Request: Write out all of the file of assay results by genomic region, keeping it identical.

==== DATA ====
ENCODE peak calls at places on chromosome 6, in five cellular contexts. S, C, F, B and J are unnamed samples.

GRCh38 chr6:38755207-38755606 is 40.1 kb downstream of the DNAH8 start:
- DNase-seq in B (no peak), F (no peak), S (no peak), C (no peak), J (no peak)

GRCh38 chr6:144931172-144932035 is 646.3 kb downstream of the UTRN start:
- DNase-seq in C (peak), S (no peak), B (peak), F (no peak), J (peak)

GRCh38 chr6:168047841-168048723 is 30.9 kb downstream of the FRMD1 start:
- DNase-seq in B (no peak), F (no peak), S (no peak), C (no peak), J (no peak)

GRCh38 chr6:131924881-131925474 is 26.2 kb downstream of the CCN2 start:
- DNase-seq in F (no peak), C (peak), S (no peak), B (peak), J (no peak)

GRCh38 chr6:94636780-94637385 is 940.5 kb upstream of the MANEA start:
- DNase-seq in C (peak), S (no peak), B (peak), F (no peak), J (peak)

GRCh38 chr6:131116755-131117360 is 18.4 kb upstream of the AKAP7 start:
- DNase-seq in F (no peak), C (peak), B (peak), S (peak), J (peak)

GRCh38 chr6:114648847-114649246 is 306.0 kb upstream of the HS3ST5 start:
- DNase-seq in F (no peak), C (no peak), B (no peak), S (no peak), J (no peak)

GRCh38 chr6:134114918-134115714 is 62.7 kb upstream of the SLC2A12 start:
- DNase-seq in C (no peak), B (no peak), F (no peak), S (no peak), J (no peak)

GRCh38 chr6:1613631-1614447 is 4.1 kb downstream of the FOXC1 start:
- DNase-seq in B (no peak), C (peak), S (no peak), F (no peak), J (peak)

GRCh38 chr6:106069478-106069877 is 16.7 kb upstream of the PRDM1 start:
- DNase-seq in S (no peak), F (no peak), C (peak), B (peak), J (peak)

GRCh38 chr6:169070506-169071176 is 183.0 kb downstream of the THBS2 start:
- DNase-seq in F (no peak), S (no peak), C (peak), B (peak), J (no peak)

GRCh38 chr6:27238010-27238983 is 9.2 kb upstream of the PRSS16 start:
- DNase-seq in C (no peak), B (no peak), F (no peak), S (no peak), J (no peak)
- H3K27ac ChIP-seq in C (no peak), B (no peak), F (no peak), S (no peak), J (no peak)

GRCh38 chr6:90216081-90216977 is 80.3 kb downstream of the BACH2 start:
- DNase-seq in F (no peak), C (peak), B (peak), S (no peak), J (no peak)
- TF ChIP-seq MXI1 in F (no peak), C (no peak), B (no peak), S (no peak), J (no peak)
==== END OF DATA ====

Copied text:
ENCODE peak calls at places on chromosome 6, in five cellular contexts. S, C, F, B and J are unnamed samples.

GRCh38 chr6:38755207-38755606 is 40.1 kb downstream of the DNAH8 start:
- DNase-seq in B (no peak), F (no peak), S (no peak), C (no peak), J (no peak)

GRCh38 chr6:144931172-144932035 is 646.3 kb downstream of the UTRN start:
- DNase-seq in C (peak), S (no peak), B (peak), F (no peak), J (peak)

GRCh38 chr6:168047841-168048723 is 30.9 kb downstream of the FRMD1 start:
- DNase-seq in B (no peak), F (no peak), S (no peak), C (no peak), J (no peak)

GRCh38 chr6:131924881-131925474 is 26.2 kb downstream of the CCN2 start:
- DNase-seq in F (no peak), C (peak), S (no peak), B (peak), J (no peak)

GRCh38 chr6:94636780-94637385 is 940.5 kb upstream of the MANEA start:
- DNase-seq in C (peak), S (no peak), B (peak), F (no peak), J (peak)

GRCh38 chr6:131116755-131117360 is 18.4 kb upstream of the AKAP7 start:
- DNase-seq in F (no peak), C (peak), B (peak), S (peak), J (peak)

GRCh38 chr6:114648847-114649246 is 306.0 kb upstream of the HS3ST5 start:
- DNase-seq in F (no peak), C (no peak), B (no peak), S (no peak), J (no peak)

GRCh38 chr6:134114918-134115714 is 62.7 kb upstream of the SLC2A12 start:
- DNase-seq in C (no peak), B (no peak), F (no peak), S (no peak), J (no peak)

GRCh38 chr6:1613631-1614447 is 4.1 kb downstream of the FOXC1 start:
- DNase-seq in B (no peak), C (peak), S (no peak), F (no peak), J (peak)

GRCh38 chr6:106069478-106069877 is 16.7 kb upstream of the PRDM1 start:
- DNase-seq in S (no peak), F (no peak), C (peak), B (peak), J (peak)

GRCh38 chr6:169070506-169071176 is 183.0 kb downstream of the THBS2 start:
- DNase-seq in F (no peak), S (no peak), C (peak), B (peak), J (no peak)

GRCh38 chr6:27238010-27238983 is 9.2 kb upstream of the PRSS16 start:
- DNase-seq in C (no peak), B (no peak), F (no peak), S (no peak), J (no peak)
- H3K27ac ChIP-seq in C (no peak), B (no peak), F (no peak), S (no peak), J (no peak)

GRCh38 chr6:90216081-90216977 is 80.3 kb downstream of the BACH2 start:
- DNase-seq in F (no peak), C (peak), B (peak), S (no peak), J (no peak)
- TF ChIP-seq MXI1 in F (no peak), C (no peak), B (no peak), S (no peak), J (no peak)